Prince Charles sparked ‘FRUSTRATION AND DISMAY’ from Prince Philip for THIS reason
Prince Charles’s vision of monarchy and outspokenness on his battles put him on a collision course with his parents more than once, opening a rift between Prince Philip and the Prince of Wales, an expert has claimed.
The heir to the throne and the Duke of Edinburgh have clashed more than once over the Prince’s desire to take a stand on sensitive issues.
Prince Charles, 69, has spoken out on controversial problems throughout the years including the cultural divide in British inner cities in the 1970s and the Chinese occupation of Tibet.
The outspoken Prince went as far as snubbing a state dinner hosted by the Chinese government in 1999, publicly embarrassing the Queen and outraging the Government, which expected the Royal Family to play its part to ease relationships between London and Beijing.
Prince Philip, in particular, was left fuming by his son’s behaviour, according to leading journalist Sir Max Hastings.
Appearing on Channel 4’s documentary The Royal House of Windsor, Sir Max said: “This move turned to be a source of considerable frustration and dismay to Prince Philip, who’s led an intensely disciplined life, with which he’s kept his mouth largely shut, under intolerable stresses and strains, and he’s been this absolutely rock-like support.”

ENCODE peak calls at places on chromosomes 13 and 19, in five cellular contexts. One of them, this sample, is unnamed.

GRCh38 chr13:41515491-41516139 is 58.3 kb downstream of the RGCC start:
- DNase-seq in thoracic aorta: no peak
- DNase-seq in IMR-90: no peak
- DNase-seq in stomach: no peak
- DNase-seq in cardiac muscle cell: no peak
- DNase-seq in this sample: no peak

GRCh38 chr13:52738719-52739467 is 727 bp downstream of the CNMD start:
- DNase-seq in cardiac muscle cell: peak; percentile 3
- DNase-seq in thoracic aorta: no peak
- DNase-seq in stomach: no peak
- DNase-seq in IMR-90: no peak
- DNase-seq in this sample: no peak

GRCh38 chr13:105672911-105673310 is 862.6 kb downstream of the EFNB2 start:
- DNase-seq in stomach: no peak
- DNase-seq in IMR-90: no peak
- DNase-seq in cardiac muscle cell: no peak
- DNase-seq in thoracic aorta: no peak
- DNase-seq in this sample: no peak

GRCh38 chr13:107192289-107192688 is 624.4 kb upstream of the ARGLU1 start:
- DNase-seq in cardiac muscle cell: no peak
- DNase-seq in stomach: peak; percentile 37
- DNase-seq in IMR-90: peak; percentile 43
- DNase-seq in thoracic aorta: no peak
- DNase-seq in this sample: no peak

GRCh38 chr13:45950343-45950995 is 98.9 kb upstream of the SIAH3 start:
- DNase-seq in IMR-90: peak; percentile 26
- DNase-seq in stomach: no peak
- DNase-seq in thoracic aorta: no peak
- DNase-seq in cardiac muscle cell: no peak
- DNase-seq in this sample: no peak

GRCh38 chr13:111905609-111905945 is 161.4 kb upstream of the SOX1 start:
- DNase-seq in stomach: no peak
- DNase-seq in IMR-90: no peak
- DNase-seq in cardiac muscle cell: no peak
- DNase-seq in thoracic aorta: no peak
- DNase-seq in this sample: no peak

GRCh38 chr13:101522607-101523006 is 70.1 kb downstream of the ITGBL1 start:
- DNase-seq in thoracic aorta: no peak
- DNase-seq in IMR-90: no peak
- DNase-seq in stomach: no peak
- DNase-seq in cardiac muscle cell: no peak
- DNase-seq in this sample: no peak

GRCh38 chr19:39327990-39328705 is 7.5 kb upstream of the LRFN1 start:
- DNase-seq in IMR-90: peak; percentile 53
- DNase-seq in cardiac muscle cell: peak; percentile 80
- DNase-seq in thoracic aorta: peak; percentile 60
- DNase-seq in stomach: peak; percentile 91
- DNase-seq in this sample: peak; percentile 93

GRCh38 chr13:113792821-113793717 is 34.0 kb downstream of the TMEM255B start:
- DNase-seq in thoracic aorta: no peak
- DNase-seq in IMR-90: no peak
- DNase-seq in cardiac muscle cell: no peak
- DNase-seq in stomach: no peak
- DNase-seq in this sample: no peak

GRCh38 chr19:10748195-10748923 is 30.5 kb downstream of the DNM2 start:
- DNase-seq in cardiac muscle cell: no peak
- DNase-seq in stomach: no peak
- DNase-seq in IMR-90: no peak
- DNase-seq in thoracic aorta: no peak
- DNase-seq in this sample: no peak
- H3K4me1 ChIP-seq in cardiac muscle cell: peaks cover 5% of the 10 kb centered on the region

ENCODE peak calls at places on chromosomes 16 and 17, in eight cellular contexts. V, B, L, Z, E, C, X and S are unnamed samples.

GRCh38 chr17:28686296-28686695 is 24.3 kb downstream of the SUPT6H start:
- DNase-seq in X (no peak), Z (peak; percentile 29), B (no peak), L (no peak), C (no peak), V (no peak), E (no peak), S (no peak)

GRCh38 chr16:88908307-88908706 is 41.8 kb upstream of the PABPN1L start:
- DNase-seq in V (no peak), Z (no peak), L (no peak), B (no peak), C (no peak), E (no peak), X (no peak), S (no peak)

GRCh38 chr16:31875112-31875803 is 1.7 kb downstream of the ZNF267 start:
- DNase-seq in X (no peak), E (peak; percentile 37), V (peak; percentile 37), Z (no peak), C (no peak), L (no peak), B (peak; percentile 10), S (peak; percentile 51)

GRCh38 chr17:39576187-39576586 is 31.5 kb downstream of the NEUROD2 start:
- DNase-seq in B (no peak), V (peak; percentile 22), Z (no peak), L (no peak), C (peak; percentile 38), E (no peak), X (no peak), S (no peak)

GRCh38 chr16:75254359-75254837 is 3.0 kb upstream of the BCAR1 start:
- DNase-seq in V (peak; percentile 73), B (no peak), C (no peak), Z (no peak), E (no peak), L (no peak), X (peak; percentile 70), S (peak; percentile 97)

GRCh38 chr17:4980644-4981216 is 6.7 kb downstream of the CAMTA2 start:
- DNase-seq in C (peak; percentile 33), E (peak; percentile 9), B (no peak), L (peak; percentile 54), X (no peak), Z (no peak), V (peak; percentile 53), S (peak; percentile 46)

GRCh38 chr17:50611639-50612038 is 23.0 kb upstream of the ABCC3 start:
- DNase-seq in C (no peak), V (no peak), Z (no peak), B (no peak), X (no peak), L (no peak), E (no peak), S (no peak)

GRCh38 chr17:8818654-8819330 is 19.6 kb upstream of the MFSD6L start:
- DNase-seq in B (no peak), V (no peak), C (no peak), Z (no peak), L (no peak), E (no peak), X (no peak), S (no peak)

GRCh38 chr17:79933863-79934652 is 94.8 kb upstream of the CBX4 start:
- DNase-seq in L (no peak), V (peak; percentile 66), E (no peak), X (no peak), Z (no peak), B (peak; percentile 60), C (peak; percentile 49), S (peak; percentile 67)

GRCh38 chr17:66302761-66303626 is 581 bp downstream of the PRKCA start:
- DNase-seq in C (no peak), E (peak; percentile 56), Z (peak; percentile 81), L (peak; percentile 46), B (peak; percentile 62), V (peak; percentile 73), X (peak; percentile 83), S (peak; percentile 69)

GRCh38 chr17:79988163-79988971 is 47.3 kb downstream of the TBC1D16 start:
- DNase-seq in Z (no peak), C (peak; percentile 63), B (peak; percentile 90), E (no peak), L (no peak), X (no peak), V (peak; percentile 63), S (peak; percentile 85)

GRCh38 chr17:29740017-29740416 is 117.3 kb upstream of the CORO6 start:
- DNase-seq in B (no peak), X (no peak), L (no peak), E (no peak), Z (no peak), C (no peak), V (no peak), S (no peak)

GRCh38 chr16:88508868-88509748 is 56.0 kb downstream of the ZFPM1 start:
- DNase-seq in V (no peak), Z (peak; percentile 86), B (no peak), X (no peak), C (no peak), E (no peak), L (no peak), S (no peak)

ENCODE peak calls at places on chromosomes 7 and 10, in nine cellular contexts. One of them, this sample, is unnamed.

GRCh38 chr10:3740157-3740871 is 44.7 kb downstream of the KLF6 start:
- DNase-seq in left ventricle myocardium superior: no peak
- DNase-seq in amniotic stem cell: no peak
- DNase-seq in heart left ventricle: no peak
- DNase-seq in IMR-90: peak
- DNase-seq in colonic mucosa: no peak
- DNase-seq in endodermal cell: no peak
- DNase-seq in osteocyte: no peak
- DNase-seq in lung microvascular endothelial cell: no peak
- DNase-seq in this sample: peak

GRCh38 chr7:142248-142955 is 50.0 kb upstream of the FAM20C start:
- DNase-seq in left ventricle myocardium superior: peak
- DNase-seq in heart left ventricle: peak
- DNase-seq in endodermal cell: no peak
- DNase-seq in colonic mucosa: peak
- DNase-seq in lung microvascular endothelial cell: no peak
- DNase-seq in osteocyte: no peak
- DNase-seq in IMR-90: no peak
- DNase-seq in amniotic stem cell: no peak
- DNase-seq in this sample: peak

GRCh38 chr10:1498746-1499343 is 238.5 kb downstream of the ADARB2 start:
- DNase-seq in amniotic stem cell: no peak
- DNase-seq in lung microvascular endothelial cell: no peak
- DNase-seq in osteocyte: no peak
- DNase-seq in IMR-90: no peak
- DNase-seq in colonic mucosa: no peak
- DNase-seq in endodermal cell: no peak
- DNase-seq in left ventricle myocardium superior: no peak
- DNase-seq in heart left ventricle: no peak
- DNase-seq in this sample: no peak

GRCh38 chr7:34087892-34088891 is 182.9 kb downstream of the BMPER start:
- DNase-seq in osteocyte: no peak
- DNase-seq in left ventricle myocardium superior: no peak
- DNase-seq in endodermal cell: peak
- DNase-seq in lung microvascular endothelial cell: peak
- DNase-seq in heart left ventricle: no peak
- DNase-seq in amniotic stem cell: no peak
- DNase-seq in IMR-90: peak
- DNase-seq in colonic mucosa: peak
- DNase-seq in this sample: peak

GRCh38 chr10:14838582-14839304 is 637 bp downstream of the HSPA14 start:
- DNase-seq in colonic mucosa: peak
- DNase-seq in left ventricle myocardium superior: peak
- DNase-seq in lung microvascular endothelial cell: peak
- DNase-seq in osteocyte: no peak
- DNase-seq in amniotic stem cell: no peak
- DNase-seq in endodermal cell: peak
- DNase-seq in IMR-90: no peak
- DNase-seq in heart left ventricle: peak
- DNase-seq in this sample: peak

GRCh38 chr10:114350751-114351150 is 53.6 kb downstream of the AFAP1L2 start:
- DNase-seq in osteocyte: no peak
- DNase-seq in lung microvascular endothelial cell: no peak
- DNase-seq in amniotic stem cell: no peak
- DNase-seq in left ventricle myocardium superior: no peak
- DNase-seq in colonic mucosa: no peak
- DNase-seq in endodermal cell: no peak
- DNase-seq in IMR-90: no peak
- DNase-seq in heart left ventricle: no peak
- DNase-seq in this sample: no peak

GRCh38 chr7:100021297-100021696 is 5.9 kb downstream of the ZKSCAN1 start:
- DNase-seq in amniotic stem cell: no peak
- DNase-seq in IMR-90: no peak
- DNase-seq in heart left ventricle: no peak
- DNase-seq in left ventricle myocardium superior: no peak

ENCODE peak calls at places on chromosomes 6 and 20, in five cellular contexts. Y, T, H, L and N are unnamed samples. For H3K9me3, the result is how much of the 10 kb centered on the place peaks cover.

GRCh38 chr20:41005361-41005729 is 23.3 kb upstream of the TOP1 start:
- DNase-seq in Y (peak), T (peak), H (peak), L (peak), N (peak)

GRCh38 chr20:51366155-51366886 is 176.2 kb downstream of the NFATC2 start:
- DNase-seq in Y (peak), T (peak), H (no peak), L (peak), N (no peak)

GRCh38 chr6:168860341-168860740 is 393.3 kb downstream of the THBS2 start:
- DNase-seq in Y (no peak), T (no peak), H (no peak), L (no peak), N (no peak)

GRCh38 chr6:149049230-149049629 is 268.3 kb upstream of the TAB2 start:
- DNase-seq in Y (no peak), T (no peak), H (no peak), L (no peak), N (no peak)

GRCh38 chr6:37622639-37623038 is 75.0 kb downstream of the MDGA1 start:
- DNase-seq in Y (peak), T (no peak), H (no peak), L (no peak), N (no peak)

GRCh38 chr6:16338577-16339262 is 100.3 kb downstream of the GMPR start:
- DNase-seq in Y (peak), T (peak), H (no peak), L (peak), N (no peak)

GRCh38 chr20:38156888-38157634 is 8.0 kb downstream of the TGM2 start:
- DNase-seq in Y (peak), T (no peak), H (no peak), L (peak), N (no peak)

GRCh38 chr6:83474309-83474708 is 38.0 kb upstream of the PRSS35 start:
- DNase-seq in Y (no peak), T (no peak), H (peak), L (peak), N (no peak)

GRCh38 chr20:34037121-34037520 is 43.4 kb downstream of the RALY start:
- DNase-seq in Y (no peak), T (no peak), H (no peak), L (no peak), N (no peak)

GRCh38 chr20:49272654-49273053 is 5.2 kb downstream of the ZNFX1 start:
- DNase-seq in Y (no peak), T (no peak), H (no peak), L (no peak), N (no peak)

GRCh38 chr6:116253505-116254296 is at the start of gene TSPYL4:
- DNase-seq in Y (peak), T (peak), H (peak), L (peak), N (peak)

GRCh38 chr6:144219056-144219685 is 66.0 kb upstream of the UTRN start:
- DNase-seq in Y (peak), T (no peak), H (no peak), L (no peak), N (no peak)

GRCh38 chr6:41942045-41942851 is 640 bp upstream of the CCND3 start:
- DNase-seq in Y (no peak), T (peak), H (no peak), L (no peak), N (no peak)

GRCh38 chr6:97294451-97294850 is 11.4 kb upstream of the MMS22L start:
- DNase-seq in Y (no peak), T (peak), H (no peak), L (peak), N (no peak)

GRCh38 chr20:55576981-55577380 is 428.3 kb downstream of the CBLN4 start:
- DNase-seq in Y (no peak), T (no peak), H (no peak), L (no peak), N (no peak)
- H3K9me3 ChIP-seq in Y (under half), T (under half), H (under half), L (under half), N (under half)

Prince Philip, an outsider of the Windsors as he was a member of the Danish and Greek monarchies, gave up to his career in the Navy upon King George IV’s death to serve his wife the Queen as Duke of Edinburgh.
But his son the prince signalled since his younger years the desire of stirring the monarchy towards a new direction.
In a letter written in 1978 to his private secretary, Prince Charles expressed he wanted to help those in need in a different way than the one adopted since by the Crown.
He wrote: “I want to consider ways in which I can escape from the ceaseless round of official engagements and meet people in less artificial circumstances.”
And he even declared his desire to visit “immigrant areas”, in a bid to use his fame and influence to shed a light on their issues.
He said: “I want to pay more visits to immigrant areas in order to help these people to feel that they are not ignored or neglected.”
But the heir’s will to pursue his vision of monarchy even if it meant challenging the older generation of royals met the disapproval of his father.
Royal author Catherine Mayer said: “The Queen and Prince Philip had very strong ideas about how you do monarchy and Prince Charles comes along and starts doing things very differently.
“His father in particular actively opposed him.”
But Charles didn’t bend his will, and through his organisation, the Prince’s Trust, he launched hundred of programmes, ranging through helping communities in inner cities to organic food.
Sir Hastings spoke of a generational divide between father and son.
He said: “One suspects that from the moment Prince Charles was old enough to have ideas of his own he began to get quite impatient of having to listen to his father saying how he thought he should do it because this is the way that father-son relationships often work.”